Soon we started to climb steeply towards the next rifugio above us on the summit of Mount Lagazuoi. I felt very good and climbed ahead of the others. As I climbed, I passed the remnants of World War I fortifications. I passed an old shack built into the rocks which served as officer quarters. I went into one tunnel where there was a slot for a sharpshooter and an opening for a machine gun.  In another tunnel there was still a machine gun. The Austrian troops fired down on the attacking Italian troops from these fortifications.

They are still finding the bodies of soldiers in the Dolomites.  Thousands died in avalanches, some actually triggered by the enemy.  Soldiers rolled boulders down on the opposing troops from above.  In the winter, frost bite and exposure was a threat and food supplies were not reliable.  Tunneling under the enemy became the preferred, if ineffective, strategy, and both sides dug deep into the mountains creating galleries for troops, guns and artillery. It was an unusual alpine campaign and one of the most horrible fronts of the Great War.

We climbed a short way above the Rifugio to the 9,300 foot top of the mountain where there were magnificent views in all directions of the broken, white, pink and grey Dolomites.  When we went back to the high, Rifugio Lagazuoi, I drank a large beer on the deck in front of the endless scenery, high above the valley below, and with my beer, I ate a very nice strudel with gorgeous whip cream.  What a spectacular day!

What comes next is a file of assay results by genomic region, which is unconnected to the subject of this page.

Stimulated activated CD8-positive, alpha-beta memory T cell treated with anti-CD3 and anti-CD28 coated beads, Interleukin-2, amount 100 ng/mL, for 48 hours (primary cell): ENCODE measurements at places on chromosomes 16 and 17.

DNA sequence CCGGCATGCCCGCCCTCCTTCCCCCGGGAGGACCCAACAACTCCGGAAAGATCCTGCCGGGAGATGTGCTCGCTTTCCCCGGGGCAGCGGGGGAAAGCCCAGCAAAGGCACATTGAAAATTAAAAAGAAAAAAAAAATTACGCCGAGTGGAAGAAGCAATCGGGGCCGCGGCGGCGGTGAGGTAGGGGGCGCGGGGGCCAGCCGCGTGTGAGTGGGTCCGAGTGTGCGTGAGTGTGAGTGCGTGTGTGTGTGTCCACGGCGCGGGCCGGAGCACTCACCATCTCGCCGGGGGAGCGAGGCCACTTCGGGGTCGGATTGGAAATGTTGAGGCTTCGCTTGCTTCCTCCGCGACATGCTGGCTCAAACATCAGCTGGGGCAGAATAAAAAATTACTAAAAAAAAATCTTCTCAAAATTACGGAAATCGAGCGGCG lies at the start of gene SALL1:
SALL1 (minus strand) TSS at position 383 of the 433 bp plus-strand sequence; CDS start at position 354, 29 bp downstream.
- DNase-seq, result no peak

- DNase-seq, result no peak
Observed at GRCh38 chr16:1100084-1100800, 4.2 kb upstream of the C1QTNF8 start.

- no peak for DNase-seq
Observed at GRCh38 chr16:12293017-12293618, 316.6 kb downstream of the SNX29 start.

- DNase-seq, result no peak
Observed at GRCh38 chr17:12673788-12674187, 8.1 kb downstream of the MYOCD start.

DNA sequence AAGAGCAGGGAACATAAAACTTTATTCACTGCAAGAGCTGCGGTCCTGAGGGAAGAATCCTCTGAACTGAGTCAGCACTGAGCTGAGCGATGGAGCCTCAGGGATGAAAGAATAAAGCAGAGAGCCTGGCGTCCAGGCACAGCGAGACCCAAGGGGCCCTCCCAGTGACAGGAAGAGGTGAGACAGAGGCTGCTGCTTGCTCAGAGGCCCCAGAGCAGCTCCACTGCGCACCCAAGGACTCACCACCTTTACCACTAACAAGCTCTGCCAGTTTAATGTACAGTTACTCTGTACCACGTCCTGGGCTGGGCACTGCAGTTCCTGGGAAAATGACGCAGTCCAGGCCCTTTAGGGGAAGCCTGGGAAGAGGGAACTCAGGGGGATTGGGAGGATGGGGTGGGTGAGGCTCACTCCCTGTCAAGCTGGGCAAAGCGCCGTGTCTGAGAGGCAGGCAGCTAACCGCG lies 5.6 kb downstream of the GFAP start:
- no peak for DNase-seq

On Friday, August 2, we climbed down from Lagazuoi, the high point on the Alta Via I.  We passed the fortifications and hiked through a rugged valley with a chaotic scattering of stones.  In that valley, we found ruins from the Great War and explored among the caves, stone walls and ruined buildings.

We hiked on under the high cliffs of Tofana De Rozes and climbed a broken trail above the Alta Via towards the cliffs above us. Near the top, we climbed through loose rock, and at the top, we crouched to enter a dark cave entrance and found a carved gallery with a number of openings allowing daylight to enter the space. This was Galleria del Castelletio, excavated during World War I with side rooms for personnel, a privy and openings for machine guns and cannons. There was still an old cannon in the opening at the far end of the gallery.  We imagined bringing artillery up the steep and treacherous climb we had just completed.  Apparently, they brought the steel cannons up in pieces.  I was particularly concerned about the descent back through the loose scree.  Denise, a thoroughly accomplished mountain climber,  gave me some helpful tips.